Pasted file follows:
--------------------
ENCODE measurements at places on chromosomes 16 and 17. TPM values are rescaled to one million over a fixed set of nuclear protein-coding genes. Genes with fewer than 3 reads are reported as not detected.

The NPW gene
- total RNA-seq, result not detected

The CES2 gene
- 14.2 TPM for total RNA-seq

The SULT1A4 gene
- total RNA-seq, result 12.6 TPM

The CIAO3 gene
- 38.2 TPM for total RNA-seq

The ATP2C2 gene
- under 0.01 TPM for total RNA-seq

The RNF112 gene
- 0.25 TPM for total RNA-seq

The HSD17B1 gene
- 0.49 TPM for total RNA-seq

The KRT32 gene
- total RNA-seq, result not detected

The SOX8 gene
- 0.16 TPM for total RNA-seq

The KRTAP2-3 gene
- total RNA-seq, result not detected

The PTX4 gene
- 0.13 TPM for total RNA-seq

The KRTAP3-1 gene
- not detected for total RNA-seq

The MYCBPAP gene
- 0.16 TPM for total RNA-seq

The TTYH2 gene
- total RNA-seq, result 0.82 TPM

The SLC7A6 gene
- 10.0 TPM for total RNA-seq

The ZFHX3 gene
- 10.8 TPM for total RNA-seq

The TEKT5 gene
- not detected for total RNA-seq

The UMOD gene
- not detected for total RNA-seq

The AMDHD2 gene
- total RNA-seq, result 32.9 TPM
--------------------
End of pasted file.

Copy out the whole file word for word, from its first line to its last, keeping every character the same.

ENCODE measurements at places on chromosomes 16 and 17. TPM values are rescaled to one million over a fixed set of nuclear protein-coding genes. Genes with fewer than 3 reads are reported as not detected.

The NPW gene
- total RNA-seq, result not detected

The CES2 gene
- 14.2 TPM for total RNA-seq

The SULT1A4 gene
- total RNA-seq, result 12.6 TPM

The CIAO3 gene
- 38.2 TPM for total RNA-seq

The ATP2C2 gene
- under 0.01 TPM for total RNA-seq

The RNF112 gene
- 0.25 TPM for total RNA-seq

The HSD17B1 gene
- 0.49 TPM for total RNA-seq

The KRT32 gene
- total RNA-seq, result not detected

The SOX8 gene
- 0.16 TPM for total RNA-seq

The KRTAP2-3 gene
- total RNA-seq, result not detected

The PTX4 gene
- 0.13 TPM for total RNA-seq

The KRTAP3-1 gene
- not detected for total RNA-seq

The MYCBPAP gene
- 0.16 TPM for total RNA-seq

The TTYH2 gene
- total RNA-seq, result 0.82 TPM

The SLC7A6 gene
- 10.0 TPM for total RNA-seq

The ZFHX3 gene
- 10.8 TPM for total RNA-seq

The TEKT5 gene
- not detected for total RNA-seq

The UMOD gene
- not detected for total RNA-seq

The AMDHD2 gene
- total RNA-seq, result 32.9 TPM